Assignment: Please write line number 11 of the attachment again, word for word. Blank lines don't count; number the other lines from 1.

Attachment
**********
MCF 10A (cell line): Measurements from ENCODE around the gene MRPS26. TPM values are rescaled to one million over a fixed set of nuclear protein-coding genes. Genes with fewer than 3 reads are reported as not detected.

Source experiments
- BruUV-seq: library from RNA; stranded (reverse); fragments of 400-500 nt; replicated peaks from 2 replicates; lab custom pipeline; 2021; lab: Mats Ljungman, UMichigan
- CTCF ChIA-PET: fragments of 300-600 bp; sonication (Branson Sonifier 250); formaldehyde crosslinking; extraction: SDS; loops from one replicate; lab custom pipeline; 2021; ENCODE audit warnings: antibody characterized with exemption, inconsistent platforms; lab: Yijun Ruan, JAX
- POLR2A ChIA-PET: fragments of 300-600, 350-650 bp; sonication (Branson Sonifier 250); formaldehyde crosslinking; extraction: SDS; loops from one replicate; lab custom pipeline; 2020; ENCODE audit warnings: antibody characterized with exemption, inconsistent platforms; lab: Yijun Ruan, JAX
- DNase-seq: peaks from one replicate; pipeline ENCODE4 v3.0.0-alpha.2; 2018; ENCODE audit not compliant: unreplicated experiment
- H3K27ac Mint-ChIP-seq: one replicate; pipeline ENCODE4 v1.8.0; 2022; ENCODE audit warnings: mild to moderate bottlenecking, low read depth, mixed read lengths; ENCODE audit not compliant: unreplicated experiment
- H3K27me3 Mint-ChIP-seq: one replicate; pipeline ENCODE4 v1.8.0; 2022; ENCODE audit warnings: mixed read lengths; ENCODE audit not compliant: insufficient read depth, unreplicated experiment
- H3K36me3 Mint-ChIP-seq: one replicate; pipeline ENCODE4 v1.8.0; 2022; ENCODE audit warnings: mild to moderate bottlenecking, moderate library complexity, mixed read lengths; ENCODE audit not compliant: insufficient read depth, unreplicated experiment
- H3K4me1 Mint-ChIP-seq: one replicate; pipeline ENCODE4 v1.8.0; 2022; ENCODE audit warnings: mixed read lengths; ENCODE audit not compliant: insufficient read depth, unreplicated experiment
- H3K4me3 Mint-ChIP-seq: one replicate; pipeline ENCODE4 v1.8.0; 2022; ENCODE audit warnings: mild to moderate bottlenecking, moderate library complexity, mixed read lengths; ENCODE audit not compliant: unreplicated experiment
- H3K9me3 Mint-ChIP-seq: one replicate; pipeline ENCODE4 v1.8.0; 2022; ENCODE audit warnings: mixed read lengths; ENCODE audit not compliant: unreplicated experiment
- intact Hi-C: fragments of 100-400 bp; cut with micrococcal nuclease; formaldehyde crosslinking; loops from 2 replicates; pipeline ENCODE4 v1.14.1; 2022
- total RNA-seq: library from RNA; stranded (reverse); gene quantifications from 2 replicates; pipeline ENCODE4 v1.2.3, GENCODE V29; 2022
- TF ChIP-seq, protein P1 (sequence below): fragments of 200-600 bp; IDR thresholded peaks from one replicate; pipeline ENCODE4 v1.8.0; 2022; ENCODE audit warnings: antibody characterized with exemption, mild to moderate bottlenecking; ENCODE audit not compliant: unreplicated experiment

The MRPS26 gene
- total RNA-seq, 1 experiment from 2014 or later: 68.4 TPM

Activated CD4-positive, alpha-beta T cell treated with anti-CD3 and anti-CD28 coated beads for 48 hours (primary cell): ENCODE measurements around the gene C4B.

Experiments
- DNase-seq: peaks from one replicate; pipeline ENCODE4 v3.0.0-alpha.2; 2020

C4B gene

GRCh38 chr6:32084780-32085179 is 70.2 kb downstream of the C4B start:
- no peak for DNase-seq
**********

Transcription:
- H3K4me3 Mint-ChIP-seq: one replicate; pipeline ENCODE4 v1.8.0; 2022; ENCODE audit warnings: mild to moderate bottlenecking, moderate library complexity, mixed read lengths; ENCODE audit not compliant: unreplicated experiment